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Shaming the Successful

By BlackFreethought ~

In the Black American community, our culture has a definitive Christian undertone to it, due to 400 years of indoctrination and a violent separation from our indigenous African roots. This insidious aspect plays out when it comes to the role of the church in the community. Many in the Black community feel like they could not have made it without God. The narrative of historical oppression spoke of by family members coupled with the reality of racism that shows up in every day life, gives this particular view a life of its own. Songs with these refrains speak to this viewpoint:

"If it had not been for the Lord on my side, where would I be?"

"Never would have made it, never would have made it without You..."

This philosophy, reinforced through Sunday sermons and church Bible classes over generations, uses guilt theology to keep congregants believing this untruth. Ergo, any time a person reaches a particular milestone or accomplishment, they must preface their achievement by thanking God for giving them the ability to succeed. People commonly hear this refrain on award shows and after major sporting events where a Black celebrity achieves something great. Fellow community members become quite critical when a person does not acknowledge God for their success. They rebuke and shame the insolent Black folk who forgot or refuse to give props to God with these common phrases:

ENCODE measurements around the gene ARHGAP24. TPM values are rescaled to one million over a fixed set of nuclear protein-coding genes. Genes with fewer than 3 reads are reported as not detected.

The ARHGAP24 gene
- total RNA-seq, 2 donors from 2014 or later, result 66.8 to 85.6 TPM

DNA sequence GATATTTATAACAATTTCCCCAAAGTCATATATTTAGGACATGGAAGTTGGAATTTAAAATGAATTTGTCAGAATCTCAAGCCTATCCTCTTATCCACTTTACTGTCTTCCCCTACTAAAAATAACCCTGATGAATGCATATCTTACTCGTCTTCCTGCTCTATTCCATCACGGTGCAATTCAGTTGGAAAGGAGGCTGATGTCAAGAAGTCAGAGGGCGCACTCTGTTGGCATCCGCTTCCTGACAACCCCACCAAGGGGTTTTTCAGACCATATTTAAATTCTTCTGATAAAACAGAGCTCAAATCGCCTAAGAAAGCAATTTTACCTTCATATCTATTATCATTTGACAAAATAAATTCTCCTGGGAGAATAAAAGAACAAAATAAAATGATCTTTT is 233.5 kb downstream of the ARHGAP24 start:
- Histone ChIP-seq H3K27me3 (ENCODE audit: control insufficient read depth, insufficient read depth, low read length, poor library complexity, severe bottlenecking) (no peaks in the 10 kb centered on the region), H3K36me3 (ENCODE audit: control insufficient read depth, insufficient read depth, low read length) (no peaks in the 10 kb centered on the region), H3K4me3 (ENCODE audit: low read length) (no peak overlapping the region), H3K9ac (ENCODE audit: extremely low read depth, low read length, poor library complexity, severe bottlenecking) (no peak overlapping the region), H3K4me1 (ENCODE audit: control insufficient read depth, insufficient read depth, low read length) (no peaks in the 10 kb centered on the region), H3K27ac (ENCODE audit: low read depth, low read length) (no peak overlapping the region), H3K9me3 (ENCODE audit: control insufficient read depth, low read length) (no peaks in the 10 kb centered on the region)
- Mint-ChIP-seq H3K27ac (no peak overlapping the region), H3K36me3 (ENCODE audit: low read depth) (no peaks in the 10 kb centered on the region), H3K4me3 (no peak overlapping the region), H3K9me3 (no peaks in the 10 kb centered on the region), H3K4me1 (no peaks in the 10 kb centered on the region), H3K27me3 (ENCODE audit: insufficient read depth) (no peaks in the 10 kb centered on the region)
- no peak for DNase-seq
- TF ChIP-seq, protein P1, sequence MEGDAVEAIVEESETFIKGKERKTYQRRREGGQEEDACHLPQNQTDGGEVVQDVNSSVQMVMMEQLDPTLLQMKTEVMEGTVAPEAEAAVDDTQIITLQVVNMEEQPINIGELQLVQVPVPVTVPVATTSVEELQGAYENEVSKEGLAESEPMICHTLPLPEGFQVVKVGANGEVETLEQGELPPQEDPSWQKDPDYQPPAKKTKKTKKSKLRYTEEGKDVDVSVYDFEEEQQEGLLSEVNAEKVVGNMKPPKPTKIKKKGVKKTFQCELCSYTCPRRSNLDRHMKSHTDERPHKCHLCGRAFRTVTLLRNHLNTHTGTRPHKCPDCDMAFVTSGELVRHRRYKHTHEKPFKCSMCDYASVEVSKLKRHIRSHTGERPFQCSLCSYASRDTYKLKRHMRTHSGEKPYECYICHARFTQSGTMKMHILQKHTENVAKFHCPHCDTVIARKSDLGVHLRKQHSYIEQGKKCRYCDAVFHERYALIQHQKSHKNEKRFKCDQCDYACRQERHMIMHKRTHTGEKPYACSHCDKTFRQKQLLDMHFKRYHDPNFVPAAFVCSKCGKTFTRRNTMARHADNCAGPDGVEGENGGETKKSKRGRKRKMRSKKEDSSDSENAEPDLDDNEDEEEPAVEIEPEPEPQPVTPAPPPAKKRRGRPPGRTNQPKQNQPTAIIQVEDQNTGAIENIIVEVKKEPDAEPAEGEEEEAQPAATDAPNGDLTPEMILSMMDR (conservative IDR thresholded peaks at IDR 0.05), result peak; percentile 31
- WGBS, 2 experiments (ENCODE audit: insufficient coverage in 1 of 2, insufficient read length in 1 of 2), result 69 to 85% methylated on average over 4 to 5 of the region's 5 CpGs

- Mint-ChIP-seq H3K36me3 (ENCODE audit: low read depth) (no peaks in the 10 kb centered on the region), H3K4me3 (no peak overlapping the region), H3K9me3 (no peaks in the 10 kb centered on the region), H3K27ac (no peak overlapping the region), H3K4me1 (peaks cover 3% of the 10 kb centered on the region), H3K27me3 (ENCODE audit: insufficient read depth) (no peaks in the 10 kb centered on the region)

"You are getting beside yourself!"

"Don't you forget who you belong to, You belong to God!"

As a result of this, Black Christian people give God the majority of the credit for their success and sprinkle the rest to others who contributed to their endeavor. They take introspective looks at their lives and ascertain that only God made it possible for them to make it out.

This ideology also shows how Black folk identify with the Jewish protagonists in the Old Testament writings. They see themselves as a real life parallel to the oppressed people in the Exodus story. They hear their authentic cries of justice connecting with the cries of the Children of Israel in the Bible stories. The paltry few verses in the Bible that speak to equality and freedom joined with the secular idea of "all men being created equal" became the impetus for a struggle that continues this day.

As a freethinker, I recognize how my cultural heritage got intermingled with Christianity. I am thankful for the realization that I did not get here by myself. I stand on the shoulders of giants. Many people contributed to my success and I am grateful for them all. I now understand that God had absolutely nothing to do with it.